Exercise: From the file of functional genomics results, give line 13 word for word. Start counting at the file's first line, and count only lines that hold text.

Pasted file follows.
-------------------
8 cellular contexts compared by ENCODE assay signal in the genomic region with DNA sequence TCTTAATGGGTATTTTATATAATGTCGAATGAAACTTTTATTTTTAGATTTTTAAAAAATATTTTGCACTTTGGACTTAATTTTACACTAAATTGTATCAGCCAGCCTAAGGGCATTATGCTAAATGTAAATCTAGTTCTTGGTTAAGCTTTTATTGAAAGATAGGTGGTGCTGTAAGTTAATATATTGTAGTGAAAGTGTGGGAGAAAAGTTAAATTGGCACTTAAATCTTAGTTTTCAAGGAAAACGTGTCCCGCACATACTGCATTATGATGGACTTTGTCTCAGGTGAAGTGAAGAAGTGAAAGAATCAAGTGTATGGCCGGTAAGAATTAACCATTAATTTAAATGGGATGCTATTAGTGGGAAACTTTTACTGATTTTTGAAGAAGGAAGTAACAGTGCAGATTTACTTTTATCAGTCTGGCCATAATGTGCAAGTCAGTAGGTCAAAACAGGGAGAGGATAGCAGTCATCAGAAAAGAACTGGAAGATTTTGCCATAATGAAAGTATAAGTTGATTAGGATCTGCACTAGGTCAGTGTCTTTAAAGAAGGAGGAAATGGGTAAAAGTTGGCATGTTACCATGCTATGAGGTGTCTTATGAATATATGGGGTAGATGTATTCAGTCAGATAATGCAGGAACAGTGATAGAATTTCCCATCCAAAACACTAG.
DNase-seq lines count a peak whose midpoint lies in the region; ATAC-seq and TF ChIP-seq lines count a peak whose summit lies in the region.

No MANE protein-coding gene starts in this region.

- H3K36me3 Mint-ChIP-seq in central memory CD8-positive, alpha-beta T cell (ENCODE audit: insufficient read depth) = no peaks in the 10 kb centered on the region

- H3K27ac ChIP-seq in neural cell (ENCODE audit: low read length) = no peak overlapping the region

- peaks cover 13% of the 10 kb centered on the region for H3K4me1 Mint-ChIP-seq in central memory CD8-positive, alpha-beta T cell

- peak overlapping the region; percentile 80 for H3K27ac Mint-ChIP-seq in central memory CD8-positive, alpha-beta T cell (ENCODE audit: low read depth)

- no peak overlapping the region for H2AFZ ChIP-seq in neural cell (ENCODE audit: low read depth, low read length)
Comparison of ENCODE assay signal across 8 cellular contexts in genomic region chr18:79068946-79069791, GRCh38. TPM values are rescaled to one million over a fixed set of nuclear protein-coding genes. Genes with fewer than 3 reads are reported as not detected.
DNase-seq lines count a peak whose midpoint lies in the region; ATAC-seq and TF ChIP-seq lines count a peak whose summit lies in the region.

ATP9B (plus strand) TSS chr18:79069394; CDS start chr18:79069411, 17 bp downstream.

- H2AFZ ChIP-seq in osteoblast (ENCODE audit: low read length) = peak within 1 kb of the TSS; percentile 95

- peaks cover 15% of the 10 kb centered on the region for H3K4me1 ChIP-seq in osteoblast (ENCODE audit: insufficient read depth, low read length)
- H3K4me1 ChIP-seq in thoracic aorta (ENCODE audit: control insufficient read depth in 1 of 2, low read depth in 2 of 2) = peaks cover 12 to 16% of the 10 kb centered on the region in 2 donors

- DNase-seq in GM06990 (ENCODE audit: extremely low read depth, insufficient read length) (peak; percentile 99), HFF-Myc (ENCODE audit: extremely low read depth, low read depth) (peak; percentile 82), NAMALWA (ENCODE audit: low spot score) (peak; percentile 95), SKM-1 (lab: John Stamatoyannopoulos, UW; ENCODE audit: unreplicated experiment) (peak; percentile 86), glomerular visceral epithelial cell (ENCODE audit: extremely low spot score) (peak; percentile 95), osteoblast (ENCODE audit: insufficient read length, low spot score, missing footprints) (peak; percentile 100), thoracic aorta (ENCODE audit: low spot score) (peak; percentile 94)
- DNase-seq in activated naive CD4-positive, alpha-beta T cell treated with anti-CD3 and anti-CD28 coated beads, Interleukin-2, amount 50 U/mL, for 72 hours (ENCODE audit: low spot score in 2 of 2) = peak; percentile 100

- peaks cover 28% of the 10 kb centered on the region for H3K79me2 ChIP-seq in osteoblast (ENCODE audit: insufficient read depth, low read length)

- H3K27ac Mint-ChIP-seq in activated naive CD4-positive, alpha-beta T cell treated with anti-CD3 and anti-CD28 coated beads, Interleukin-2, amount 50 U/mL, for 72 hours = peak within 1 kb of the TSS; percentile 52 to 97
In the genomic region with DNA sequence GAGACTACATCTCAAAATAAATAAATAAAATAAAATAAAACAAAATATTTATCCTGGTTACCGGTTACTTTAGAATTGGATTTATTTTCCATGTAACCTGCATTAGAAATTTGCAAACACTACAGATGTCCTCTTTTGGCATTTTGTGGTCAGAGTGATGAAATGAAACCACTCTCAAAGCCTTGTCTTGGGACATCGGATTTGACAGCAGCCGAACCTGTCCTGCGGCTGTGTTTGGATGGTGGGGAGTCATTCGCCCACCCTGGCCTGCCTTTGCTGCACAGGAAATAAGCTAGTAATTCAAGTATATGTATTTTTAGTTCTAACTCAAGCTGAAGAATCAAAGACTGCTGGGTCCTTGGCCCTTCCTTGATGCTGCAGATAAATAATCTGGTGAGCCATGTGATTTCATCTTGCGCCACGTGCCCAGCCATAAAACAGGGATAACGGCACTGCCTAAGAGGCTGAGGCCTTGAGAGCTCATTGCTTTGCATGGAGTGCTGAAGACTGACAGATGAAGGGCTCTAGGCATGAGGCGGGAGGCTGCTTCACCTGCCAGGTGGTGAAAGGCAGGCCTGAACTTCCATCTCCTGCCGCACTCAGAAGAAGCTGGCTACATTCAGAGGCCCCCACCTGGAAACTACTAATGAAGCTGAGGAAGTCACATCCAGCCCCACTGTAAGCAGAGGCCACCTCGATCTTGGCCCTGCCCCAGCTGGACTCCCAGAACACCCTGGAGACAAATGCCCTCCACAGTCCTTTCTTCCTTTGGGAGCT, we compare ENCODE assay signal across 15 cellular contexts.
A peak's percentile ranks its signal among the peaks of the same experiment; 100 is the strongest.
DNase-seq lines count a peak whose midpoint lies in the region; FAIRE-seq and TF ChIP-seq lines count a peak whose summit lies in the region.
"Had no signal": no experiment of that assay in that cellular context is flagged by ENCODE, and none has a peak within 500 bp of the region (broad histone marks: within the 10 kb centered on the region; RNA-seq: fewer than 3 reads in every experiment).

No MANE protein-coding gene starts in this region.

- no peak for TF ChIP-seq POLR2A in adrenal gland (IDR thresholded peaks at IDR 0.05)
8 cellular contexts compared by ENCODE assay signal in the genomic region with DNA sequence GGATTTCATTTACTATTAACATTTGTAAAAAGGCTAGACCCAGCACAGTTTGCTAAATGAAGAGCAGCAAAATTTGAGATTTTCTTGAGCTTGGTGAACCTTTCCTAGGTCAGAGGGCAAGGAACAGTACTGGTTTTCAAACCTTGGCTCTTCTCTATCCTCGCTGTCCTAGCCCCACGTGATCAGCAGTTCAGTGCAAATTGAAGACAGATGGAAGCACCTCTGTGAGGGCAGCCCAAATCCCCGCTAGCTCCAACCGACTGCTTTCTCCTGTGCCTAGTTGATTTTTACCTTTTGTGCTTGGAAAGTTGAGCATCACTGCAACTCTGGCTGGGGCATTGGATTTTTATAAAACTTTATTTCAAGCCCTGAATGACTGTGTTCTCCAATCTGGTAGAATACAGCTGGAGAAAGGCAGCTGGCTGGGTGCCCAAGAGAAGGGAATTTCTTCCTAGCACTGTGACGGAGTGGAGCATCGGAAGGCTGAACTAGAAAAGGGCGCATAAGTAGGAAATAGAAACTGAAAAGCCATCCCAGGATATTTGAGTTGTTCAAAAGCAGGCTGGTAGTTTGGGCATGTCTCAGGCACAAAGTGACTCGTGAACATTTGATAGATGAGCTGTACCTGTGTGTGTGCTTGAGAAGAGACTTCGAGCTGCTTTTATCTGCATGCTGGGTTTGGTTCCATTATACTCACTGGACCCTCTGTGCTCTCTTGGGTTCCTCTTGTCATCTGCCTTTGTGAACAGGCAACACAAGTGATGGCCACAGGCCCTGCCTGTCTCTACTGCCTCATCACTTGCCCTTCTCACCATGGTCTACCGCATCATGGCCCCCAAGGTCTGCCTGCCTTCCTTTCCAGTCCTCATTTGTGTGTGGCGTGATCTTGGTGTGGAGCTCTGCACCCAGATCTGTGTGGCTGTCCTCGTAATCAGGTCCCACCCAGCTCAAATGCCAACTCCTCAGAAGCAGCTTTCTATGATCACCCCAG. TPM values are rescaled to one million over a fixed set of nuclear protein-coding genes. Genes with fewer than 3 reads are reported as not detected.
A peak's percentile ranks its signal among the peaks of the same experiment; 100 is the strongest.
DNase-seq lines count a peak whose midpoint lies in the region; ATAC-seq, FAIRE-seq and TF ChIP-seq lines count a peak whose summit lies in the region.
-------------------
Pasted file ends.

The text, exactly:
- peaks cover 15% of the 10 kb centered on the region for H3K4me1 ChIP-seq in osteoblast (ENCODE audit: insufficient read depth, low read length)